Healthcare Industry News: liver failure
News Release - February 23, 2015
Eiger BioPharmaceuticals Announces Presentation of Positive Data in Patients Infected with Hepatitis Delta Virus (HDV) Treated with LonafarnibNIH Principal Investigator to Present Abstract and Poster at Conference on Retroviruses and Opportunistic Infections (CROI)
PALO ALTO, Calif., Feb. 23, 2015 -- (Healthcare Sales & Marketing Network) -- Eiger BioPharmaceuticals, Inc. announced today that positive results of a Phase 2 study of lonafarnib in patients with chronic hepatitis delta viral (HDV) infection will be presented this week at the CROI meeting in Seattle, Washington. The study was conducted at the National Institutes of Health (NIH) Clinical Center in Bethesda, Maryland. The double-blinded, randomized, placebo-controlled, dose ascending study evaluated two oral doses of lonafarnib, 100 mg twice daily and 200 mg twice daily for 28 days. "The NIH Clinical Center has completed a study with significant implications for treatment of chronic hepatitis D, which often leads to cirrhosis and other life-threatening conditions," said Christopher Koh, MD, MHSc, a Principal Investigator at the NIH. "We look forward to continued research to potentially deliver an approved therapy to patients."
A significant decrease in HDV RNA viral levels was observed after treatment with lonafarnib for 28 days compared with placebo, including a statistically significant dose-dependent difference in decline in HDV RNA virus between the 100 mg twice daily and 200 mg twice daily doses compared with placebo. The decline in HDV RNA viral levels significantly correlated with serum lonafarnib drug levels, providing further evidence for the efficacy of lonafarnib in chronic HDV. In the study, lonafarnib was generally well tolerated, with the most common adverse events in the treatment group being mild to moderate nausea and diarrhea. "Hepatitis Delta Virus infection is the worst form of human viral hepatitis, with the worst outcomes, affecting 15 million people worldwide", said David Cory, President and Chief Executive Officer of Eiger. "There is no approved therapy for HDV and as such it is under-diagnosed and under-treated. We are committed to developing an all-oral cure for HDV."
Lonafarnib Abstract and Poster at CROI
"Oral Prenylation Inhibition With Lonafarnib in Chronic Hepatitis D Infection: A Randomized, Double-Blinded, Placebo-Controlled Proof-of-Concept Study." Control ID # 219546; February 26, 2015 at 2:30 PM to 4:00 PM, Poster Hall.
Lonafarnib is a well-characterized, late stage, orally active inhibitor of farnesyl transferase, an enzyme involved in modification of proteins through a process called prenylation. HDV uses this host cell process inside liver cells to complete a key step in its life cycle. Lonafarnib inhibits the prenylation step of HDV replication inside liver cells and blocks the ability of the virus to multiply. Since prenylation is a host process, not under control of HDV, and lonafarnib inhibits prenylation, there is also a theoretical higher barrier to resistance with lonafarnib therapy. Virus mutation, a common pathway to drug resistance, is not expected to be a potential pathway to lonafarnib resistance by HDV.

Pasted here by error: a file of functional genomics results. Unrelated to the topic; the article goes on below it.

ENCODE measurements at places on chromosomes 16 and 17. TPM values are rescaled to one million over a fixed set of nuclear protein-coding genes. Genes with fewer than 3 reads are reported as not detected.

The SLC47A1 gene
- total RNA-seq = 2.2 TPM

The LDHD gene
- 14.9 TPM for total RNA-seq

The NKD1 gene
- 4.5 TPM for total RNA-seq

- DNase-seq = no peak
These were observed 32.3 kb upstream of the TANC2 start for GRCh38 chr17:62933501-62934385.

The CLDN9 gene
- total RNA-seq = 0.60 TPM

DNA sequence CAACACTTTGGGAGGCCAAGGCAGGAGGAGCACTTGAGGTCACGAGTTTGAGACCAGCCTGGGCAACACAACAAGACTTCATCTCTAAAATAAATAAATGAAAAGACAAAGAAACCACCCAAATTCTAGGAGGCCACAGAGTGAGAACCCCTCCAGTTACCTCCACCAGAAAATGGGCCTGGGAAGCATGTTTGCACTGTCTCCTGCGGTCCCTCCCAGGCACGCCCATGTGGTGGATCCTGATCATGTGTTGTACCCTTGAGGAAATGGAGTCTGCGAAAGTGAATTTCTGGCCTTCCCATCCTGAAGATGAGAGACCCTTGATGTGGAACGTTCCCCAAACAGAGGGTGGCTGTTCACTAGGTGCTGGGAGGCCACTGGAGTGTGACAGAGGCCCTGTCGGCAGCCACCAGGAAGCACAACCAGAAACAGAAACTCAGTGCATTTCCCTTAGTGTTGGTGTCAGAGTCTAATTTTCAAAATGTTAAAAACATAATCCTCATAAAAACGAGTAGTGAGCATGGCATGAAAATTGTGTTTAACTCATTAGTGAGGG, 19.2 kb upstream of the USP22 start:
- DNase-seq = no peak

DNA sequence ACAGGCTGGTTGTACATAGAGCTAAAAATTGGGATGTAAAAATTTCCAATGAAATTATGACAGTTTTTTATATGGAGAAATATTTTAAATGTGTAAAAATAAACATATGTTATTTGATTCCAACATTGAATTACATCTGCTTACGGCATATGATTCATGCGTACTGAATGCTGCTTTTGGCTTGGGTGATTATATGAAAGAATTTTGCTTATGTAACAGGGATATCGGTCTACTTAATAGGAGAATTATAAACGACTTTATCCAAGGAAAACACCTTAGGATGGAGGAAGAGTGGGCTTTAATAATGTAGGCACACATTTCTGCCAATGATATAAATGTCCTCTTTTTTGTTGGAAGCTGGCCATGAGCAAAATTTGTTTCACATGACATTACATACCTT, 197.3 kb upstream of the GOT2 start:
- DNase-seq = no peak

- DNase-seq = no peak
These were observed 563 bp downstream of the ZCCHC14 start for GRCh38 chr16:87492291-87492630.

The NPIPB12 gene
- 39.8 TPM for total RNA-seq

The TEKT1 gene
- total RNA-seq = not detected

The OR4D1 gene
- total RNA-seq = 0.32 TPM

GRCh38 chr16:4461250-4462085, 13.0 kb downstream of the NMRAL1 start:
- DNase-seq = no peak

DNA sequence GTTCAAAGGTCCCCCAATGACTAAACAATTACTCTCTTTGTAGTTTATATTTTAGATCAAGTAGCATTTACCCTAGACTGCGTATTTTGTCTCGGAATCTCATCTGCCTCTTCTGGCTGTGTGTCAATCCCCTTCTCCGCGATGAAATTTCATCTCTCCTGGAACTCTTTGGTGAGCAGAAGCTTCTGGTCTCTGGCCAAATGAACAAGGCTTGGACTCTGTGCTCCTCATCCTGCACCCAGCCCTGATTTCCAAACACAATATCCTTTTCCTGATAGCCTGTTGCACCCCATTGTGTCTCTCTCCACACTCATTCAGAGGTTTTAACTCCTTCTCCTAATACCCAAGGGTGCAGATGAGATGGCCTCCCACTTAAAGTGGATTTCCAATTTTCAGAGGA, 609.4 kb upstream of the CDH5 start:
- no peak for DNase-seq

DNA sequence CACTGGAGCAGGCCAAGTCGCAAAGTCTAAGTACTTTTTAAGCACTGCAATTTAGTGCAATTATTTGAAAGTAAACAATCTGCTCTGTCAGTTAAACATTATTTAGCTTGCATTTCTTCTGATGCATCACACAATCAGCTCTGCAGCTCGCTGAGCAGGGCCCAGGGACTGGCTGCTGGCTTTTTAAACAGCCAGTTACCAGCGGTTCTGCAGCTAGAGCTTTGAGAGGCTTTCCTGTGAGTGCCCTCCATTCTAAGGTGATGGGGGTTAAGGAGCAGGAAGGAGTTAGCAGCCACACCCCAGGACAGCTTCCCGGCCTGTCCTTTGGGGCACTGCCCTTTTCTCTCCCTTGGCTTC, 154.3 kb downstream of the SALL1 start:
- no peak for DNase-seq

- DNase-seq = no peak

Lonafarnib is not approved for sale for any indication.
About Hepatitis Delta
Hepatitis Delta is caused by infection with the hepatitis D virus (HDV) and is considered to be the most severe form of viral hepatitis in humans. Hepatitis D occurs only as a co-infection in individuals with hepatitis B (HBV), leads to more severe liver disease than HBV alone, and is associated with accelerated liver fibrosis, liver cancer, and liver failure. HDV is a disease with a significant impact on global health affecting ~15 million people worldwide. The prevalence of HDV varies between different parts of the world. HDV meets criteria for Orphan Designation in the United States (less than 200,000 people), Europe (less than 5 in 100,000 people), and Japan (less than 50,000 people). Globally, HDV infection is reported to be present in approximately 4% - 6% of chronic hepatitis B carriers. In some parts of the world, including certain areas of China, Russia, Central Asia, Turkey, Africa, and South America, prevalence as high as 40% has been reported in HBV infected patients.
Eiger is a privately held biotechnology company focused on the research, development and commercialization of innovative therapies in viral hepatitis. The company is focused on developing lonafarnib for the treatment of Hepatitis Delta Virus (HDV), the most severe form of viral hepatitis. Lonafarnib is not approved for sale. Eiger's research programs are focused on the discovery of targeted, small-molecule therapeutics and biomarkers to treat and monitor serious liver diseases. For additional information about Eiger and its R&D pipeline, please visit www.eigerbio.com.
Source: Eiger BioPharmaceuticals
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